Links to Lowry 'could delay changes in law'
INDEPENDENT TD Michael Lowry's links to the country's first multi-million euro casino complex could delay changes to gambling laws needed for the facility to operate.
Mr Lowry last night insisted he had no financial involvement in the country's first casino development, called the Tipperary Venue, which was granted planning permission yesterday.
The former Fine Gael minister is supporting the development of the casino in his Tipperary North constituency and lobbying the Government to change the gambling laws.
But government sources said there was no desire in the Coalition to amend the legislation to allow for the casino to be set up.
And a cabinet source said Mr Lowry's association with the project might actually put off ministers who won't want to be seen to be conceding to his demands following the Moriarty Tribunal report.
The gambling laws were highly unlikely to be changed during the lifetime of this Government, a cabinet source said.
Mr Lowry insisted his only interest was that of a public representative for a project he said would create thousands of jobs.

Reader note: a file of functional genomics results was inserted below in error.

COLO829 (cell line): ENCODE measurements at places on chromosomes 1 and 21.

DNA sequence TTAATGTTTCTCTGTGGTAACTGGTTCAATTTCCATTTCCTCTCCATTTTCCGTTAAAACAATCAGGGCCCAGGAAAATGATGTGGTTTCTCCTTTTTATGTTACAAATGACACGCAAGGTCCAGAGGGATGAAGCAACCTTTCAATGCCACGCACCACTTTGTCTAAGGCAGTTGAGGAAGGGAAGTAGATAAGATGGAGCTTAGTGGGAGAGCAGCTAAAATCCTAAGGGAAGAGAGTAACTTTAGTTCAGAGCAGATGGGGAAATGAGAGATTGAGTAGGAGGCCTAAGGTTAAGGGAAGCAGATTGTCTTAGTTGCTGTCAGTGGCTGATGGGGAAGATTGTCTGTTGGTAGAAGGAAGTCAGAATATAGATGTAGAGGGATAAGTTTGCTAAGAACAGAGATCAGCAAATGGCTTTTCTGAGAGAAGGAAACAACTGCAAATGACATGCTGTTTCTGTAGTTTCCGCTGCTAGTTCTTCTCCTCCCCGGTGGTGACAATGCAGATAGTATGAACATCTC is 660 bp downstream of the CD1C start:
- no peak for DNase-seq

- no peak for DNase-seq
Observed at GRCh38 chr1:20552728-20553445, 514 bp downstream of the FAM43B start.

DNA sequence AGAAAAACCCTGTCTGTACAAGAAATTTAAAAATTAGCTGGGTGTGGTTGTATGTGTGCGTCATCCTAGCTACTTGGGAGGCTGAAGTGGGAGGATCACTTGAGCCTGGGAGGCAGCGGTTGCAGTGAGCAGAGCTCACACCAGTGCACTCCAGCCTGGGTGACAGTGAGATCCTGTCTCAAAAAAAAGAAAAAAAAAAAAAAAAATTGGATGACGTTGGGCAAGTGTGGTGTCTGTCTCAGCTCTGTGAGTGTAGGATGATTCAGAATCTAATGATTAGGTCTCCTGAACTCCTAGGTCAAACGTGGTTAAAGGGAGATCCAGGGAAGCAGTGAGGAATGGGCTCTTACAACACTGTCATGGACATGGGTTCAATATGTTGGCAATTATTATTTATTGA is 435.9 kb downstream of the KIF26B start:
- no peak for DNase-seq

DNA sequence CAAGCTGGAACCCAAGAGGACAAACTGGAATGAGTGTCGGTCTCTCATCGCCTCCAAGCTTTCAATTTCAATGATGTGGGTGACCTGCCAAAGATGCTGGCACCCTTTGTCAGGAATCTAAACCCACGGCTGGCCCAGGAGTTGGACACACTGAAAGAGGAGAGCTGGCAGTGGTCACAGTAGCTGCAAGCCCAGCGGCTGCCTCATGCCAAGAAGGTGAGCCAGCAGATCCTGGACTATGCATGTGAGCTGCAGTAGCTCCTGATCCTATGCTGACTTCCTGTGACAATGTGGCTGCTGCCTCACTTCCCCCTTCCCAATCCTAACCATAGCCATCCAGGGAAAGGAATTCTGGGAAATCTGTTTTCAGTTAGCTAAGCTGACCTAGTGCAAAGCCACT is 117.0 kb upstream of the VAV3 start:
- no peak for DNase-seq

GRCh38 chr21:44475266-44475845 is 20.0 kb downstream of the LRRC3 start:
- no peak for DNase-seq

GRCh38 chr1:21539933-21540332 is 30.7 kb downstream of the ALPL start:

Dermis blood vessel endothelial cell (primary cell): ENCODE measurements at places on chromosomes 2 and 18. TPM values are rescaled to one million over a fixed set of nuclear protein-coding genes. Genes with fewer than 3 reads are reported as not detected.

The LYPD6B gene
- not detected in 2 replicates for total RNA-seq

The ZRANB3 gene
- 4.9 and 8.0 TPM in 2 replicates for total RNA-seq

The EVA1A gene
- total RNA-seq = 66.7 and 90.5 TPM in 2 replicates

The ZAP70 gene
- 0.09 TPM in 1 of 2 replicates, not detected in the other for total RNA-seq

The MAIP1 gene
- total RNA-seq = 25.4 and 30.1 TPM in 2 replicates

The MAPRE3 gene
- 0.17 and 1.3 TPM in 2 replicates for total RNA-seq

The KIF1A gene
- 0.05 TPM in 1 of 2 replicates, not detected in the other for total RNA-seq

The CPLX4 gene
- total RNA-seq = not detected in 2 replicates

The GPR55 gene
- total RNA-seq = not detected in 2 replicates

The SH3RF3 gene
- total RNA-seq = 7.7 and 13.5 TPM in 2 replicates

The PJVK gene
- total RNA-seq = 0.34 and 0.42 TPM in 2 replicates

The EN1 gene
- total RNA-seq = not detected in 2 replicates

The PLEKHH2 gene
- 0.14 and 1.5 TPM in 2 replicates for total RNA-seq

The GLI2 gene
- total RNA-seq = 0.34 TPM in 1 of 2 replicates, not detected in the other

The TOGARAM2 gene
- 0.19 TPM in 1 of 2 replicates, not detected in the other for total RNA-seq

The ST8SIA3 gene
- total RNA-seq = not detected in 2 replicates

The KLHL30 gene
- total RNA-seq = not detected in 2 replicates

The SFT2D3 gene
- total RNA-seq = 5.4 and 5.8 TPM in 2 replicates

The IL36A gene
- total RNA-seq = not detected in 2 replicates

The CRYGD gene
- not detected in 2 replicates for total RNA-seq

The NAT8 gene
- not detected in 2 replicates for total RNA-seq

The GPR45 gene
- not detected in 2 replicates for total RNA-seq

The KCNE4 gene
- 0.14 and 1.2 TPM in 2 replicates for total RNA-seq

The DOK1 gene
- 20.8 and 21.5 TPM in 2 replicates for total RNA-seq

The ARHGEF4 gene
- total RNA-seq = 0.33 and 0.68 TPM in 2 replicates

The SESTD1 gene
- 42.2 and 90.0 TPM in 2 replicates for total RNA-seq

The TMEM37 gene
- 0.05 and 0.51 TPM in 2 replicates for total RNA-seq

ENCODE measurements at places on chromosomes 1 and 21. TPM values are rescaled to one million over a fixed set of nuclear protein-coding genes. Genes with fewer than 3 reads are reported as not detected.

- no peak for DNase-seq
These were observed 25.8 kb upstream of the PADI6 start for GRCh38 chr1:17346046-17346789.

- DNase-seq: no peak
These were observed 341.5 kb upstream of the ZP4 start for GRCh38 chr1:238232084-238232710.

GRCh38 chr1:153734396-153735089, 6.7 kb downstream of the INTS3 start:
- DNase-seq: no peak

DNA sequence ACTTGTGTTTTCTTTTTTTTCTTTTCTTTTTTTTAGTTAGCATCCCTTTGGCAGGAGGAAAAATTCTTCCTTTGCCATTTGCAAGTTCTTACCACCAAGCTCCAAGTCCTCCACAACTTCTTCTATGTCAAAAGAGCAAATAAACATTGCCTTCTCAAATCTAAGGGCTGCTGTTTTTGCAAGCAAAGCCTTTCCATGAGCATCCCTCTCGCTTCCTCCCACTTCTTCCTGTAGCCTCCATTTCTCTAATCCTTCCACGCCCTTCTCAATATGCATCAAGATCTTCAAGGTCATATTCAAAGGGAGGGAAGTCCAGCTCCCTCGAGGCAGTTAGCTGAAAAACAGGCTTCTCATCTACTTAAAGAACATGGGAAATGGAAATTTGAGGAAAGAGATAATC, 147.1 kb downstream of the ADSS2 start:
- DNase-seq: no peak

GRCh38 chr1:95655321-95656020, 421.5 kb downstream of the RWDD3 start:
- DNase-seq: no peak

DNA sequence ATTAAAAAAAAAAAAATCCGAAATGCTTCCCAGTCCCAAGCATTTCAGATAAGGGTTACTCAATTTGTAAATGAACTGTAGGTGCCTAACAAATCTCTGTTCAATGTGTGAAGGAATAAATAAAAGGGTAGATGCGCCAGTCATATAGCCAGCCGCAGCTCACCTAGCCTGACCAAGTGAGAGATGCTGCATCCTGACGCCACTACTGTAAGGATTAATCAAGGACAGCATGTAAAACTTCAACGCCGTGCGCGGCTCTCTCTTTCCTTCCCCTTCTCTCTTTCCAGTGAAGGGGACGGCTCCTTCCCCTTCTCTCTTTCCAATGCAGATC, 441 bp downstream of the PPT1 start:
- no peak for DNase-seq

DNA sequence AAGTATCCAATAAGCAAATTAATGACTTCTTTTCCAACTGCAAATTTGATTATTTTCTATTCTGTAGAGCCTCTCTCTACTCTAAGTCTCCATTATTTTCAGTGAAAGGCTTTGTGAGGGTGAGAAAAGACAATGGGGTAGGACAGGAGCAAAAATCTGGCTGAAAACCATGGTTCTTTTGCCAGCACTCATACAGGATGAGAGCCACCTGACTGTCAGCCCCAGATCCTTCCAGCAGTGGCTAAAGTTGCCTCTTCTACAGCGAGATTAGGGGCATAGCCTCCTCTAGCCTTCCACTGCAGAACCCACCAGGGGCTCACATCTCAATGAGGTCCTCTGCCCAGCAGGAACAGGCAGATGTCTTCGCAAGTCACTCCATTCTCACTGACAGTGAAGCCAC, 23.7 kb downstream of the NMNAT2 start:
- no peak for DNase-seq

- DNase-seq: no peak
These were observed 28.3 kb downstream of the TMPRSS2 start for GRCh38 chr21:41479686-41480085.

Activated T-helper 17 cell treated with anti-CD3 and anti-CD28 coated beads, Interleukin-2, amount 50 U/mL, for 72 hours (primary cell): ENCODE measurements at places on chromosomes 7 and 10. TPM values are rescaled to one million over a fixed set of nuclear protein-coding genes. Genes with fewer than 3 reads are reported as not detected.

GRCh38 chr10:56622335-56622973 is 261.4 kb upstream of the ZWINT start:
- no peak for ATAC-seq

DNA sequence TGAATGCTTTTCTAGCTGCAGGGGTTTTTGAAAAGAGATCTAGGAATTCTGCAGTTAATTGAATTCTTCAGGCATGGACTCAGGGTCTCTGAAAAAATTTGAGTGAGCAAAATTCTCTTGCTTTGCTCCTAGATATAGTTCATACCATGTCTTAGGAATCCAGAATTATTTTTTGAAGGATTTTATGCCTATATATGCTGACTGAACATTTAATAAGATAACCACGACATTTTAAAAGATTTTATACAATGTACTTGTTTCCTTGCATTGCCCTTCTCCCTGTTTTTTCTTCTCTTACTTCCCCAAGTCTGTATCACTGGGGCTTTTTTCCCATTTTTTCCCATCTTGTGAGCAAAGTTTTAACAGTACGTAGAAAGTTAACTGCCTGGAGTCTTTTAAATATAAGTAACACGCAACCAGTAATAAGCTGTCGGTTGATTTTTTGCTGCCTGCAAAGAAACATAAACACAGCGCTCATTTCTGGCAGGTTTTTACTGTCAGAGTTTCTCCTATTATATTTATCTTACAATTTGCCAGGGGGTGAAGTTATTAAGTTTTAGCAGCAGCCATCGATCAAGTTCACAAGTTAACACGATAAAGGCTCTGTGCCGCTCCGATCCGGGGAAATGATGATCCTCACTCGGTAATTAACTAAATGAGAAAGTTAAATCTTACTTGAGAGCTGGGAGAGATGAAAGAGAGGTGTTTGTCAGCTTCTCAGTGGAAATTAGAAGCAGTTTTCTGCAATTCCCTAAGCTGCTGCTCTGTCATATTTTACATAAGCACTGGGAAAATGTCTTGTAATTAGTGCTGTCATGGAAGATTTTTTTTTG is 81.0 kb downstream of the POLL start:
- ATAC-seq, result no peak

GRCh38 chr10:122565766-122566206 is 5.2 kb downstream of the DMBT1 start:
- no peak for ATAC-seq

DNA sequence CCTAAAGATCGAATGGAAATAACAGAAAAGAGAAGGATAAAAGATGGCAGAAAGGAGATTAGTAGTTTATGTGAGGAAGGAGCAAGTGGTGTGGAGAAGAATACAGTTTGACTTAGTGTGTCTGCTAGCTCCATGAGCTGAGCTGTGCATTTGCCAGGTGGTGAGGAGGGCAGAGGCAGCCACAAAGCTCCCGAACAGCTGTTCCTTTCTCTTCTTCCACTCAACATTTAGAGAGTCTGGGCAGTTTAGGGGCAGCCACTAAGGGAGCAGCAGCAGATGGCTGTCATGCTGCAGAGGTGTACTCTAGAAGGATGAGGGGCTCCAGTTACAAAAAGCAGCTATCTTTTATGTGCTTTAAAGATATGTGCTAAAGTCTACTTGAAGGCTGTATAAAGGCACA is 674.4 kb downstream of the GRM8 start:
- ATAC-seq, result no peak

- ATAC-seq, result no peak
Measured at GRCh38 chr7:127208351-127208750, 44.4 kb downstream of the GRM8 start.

The Independent TD, who was out of the country yesterday, told the Irish Independent he had no finance invested in the Tipperary project nor did he stand to benefit from it proceeding.
"I mean what else could a local TD do other than to support a very innovative project," he asked.
Mr Lowry said supporting the application for the vast complex through the planning process was his "only involvement" with it.
"When Richard Quirke (the complex developer) came up with the idea, I was one of the first people that he approached. He rang me and said: 'Look, you are a man that gets things done around Tipperary and I'd like you to assist me and support me with this venture'," he said.
"I supported it as a local TD because I could see the potential to create jobs and generate wealth in the local area."
Mr Lowry is continuing to seek a change in the gambling legislation to allow the casino to operate and expects to get an idea of the Government's thinking by the end of the year.
"There is an urgent necessity to reform the legislation. It's been there since 1956 and it doesn't meet the present-day requirements," he said.
"We need proper licensing and regulatory systems. We have 250,000 unemployed nationally and there is no valid reason why the next step can't be taken where a licence can be applied for and given under strict regulation."
The Independent TD said it was hoped that work would start on the site at Two-Mile Borris, outside Thurles, Co Tipperary, in the next four months.
Mr Lowry said work could soon begin on the proposed racecourse, White House and equestrian centre.
"These are commercially viable and stand alone," he said.